McParacetamol is available in all outlets. Outlets and fittings are of a uniform design and are clean, hygienic, sanitary and sanitised. These, together with standardised dress, name badges and staff behaviour, promote a distinct brand identity. Staff have a corporate ethos instilled into them (corporate socialisation) and, as a result of in-house training, the McPharmacy managers, as indeed are other staff, are virtually indistinguishable one from another and are interchangeable. Efficiency dictates that interactions between customers and employees are time-limited; consequently, they can be regulated or even scripted using protocols and mnemonics. Advertising is undertaken to promote corporate identity and the corporation’s depiction of health and health care. The McPharmacy “product” (be it a medicine or a service) cannot be the best available given the constraints of efficiency, but it is of an acceptable standard. On entering a McPharmacy, customers know what to expect from the “McPharmacy experience” and their expections are always efficiently met.

Calculability The McPharmacy trades in commodities of which medicines are but one among a wide range of other, often lifestlye-related, products. Marketing focusses on “low-cost” and “value” products rather than on quality and efficacy.

Control Skilled activities are minimised. Workers undertake simple, clearly defined tasks in accordance with written procedures. Customers enter a controlled “conveyor” system, with rationalised queueing. Their expectations are conditioned through exposure to corporate advertising and familiarity with McPharmacy branding. Computer technology is used wherever possible, for example, to generate labels and information leaflets, order replacement stock and for drug information.

The future
“Pharmacy in the future”2 states that “pharmacies which provide the best services should gain at the expense of those which are prepared only to provide the minimum”. This suggests an attempt to standardise services and, since discussions on this issue will, we are told, include “speed and efficiency” and “premises standards”,3 it seems that the McPharmacy would thrive in the “new” NHS. However, our version of the McPharmacy is but one. Others may be incorporated in the one-stop primary care centres outlined in “Pharmacy in the future”.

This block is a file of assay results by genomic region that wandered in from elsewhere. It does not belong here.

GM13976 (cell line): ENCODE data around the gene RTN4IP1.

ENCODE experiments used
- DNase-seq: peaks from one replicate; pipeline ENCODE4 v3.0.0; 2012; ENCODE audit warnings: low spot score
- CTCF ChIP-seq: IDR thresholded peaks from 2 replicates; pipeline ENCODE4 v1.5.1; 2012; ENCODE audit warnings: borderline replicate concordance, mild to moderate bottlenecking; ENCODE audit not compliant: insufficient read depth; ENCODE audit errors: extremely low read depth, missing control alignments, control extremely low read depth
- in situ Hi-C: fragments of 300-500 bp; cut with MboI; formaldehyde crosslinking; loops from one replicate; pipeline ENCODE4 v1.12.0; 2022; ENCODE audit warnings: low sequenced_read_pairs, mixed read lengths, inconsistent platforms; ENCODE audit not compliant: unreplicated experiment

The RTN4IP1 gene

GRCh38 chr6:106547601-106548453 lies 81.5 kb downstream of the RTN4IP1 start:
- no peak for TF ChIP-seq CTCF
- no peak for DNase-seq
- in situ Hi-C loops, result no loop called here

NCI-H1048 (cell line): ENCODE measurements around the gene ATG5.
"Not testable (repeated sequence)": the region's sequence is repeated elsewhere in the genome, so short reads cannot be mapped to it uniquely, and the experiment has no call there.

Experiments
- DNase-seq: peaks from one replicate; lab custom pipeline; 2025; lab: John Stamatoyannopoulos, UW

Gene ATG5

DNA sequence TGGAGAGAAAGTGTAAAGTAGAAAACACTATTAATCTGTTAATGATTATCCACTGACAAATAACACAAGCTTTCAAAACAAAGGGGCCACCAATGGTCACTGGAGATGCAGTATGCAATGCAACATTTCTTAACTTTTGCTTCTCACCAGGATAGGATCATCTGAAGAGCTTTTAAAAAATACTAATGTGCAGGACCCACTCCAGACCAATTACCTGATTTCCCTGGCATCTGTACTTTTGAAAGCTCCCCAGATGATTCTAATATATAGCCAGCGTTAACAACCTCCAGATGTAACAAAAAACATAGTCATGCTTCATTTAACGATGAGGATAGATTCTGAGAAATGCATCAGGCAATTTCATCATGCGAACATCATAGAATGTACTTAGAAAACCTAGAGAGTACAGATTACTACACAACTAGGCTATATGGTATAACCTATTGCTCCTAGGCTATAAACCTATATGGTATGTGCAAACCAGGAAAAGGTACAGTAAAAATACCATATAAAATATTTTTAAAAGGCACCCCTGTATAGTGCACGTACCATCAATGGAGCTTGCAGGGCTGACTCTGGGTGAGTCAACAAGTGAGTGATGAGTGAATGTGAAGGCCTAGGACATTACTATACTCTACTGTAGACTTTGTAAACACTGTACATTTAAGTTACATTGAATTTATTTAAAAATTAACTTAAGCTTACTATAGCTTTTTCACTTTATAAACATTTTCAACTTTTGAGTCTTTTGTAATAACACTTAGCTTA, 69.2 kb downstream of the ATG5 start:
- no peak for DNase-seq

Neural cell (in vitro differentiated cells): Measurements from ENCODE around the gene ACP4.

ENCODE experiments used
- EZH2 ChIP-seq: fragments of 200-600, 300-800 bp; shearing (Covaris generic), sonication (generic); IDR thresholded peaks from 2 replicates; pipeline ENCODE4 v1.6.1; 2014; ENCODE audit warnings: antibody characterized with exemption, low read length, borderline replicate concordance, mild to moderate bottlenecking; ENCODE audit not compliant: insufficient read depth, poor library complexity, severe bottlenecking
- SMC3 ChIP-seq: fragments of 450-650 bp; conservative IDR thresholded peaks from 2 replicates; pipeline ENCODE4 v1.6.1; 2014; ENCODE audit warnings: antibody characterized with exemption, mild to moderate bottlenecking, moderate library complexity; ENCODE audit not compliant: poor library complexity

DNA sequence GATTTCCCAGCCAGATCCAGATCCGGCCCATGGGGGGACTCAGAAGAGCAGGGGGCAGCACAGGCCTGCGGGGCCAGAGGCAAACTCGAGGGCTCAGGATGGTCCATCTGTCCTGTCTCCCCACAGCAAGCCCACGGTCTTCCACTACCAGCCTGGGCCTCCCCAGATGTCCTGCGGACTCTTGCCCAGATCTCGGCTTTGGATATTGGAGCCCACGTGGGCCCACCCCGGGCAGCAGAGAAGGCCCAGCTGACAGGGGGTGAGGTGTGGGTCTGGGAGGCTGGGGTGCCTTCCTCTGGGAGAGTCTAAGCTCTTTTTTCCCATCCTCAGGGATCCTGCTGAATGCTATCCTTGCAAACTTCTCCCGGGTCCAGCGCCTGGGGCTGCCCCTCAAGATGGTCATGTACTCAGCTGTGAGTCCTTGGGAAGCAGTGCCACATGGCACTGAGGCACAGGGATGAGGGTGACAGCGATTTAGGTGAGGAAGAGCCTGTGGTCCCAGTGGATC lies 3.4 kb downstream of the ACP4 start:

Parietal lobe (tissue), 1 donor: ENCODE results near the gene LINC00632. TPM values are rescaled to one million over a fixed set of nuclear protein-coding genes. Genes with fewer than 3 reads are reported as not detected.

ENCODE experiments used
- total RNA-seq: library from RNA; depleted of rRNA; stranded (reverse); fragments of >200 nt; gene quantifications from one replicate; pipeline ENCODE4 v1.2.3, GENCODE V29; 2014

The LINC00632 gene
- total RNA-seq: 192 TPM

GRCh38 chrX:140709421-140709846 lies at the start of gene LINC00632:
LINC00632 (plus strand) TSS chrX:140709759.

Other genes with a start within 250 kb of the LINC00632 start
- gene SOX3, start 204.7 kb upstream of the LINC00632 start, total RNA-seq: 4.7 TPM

Such centres are the very apotheosis of McDonaldised primary care, with “McDoctors” or “Docs-in-a-Box”1 working alongside McPharmacists and other health professionals for maximum efficiency. Perhaps the efficient, rationalised McPharmacy might encompass e-pharmacies with online prescribing and mail-order dispensing.
The McPharmacy possesses the features of a rational organisation that could characterise future community pharmacies. However, it is pertinent to reflect on the element noticeably absent from our exposition of the McPharmacy: namely, the pharmacist. Where in such an organisation are pharmacists’ unique skills and knowledge to be utilised? McPharmacists may become deskilled and perform solely routinised activities. However, McPharmacies would ultimately function more rationally and predictably without pharmacists at all, by employing workers instilled with the corporate ethos and trained in the techniques of the McPharmacy, at its equivalent of the hamburger universities run by McDonald’s. The inevitability of the McPharmacy or its ilk and how closely the McPharmacy approximates contemporary practice are open to debate.


  1. Ritzer G. The McDonaldization of society (2nd ed). Thousand Oaks, California: Pine Forge Press; 2000.
  2. Department of Health. Pharmacy in the future — implementing the NHS plan. London: The Department; 2000.
  3. Electronic prescribing and medicines management pilots next year. Pharm J 2000;265:384

Geoffrey Harding is senior lecturer at the department of general practice and primary care, St Bartholomew’s and the Royal London school of medicine and dentistry. Kevin Taylor is senior lecturer at the School of Pharmacy, University of London

Citation: The Pharmaceutical Journal URI: 20003314